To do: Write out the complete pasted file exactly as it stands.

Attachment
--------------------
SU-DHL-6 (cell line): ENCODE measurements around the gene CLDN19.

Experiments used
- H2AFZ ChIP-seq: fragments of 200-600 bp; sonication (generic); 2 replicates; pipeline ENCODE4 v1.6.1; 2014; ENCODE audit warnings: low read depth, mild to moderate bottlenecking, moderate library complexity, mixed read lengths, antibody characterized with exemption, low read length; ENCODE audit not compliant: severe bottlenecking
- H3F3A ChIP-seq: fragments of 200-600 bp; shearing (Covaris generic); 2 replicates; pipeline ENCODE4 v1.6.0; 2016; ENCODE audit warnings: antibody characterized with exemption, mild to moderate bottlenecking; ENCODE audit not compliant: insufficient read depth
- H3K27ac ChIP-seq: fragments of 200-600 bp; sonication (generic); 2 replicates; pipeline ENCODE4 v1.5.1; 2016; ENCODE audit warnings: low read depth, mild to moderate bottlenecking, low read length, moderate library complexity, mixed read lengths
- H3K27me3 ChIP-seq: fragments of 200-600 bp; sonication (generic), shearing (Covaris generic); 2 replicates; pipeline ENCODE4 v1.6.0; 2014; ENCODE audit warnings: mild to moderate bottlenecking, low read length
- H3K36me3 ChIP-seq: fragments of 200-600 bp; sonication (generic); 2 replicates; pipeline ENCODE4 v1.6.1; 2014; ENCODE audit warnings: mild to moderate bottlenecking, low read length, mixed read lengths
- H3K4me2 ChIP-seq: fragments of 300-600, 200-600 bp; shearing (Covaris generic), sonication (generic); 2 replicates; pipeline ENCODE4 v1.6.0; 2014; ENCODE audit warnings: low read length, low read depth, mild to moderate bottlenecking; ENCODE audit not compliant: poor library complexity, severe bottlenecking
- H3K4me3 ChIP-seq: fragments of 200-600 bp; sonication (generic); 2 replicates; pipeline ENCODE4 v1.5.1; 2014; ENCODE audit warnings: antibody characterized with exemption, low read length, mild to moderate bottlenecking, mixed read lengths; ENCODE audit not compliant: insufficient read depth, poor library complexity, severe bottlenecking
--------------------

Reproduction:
SU-DHL-6 (cell line): ENCODE measurements around the gene CLDN19.

Experiments used
- H2AFZ ChIP-seq: fragments of 200-600 bp; sonication (generic); 2 replicates; pipeline ENCODE4 v1.6.1; 2014; ENCODE audit warnings: low read depth, mild to moderate bottlenecking, moderate library complexity, mixed read lengths, antibody characterized with exemption, low read length; ENCODE audit not compliant: severe bottlenecking
- H3F3A ChIP-seq: fragments of 200-600 bp; shearing (Covaris generic); 2 replicates; pipeline ENCODE4 v1.6.0; 2016; ENCODE audit warnings: antibody characterized with exemption, mild to moderate bottlenecking; ENCODE audit not compliant: insufficient read depth
- H3K27ac ChIP-seq: fragments of 200-600 bp; sonication (generic); 2 replicates; pipeline ENCODE4 v1.5.1; 2016; ENCODE audit warnings: low read depth, mild to moderate bottlenecking, low read length, moderate library complexity, mixed read lengths
- H3K27me3 ChIP-seq: fragments of 200-600 bp; sonication (generic), shearing (Covaris generic); 2 replicates; pipeline ENCODE4 v1.6.0; 2014; ENCODE audit warnings: mild to moderate bottlenecking, low read length
- H3K36me3 ChIP-seq: fragments of 200-600 bp; sonication (generic); 2 replicates; pipeline ENCODE4 v1.6.1; 2014; ENCODE audit warnings: mild to moderate bottlenecking, low read length, mixed read lengths
- H3K4me2 ChIP-seq: fragments of 300-600, 200-600 bp; shearing (Covaris generic), sonication (generic); 2 replicates; pipeline ENCODE4 v1.6.0; 2014; ENCODE audit warnings: low read length, low read depth, mild to moderate bottlenecking; ENCODE audit not compliant: poor library complexity, severe bottlenecking
- H3K4me3 ChIP-seq: fragments of 200-600 bp; sonication (generic); 2 replicates; pipeline ENCODE4 v1.5.1; 2014; ENCODE audit warnings: antibody characterized with exemption, low read length, mild to moderate bottlenecking, mixed read lengths; ENCODE audit not compliant: insufficient read depth, poor library complexity, severe bottlenecking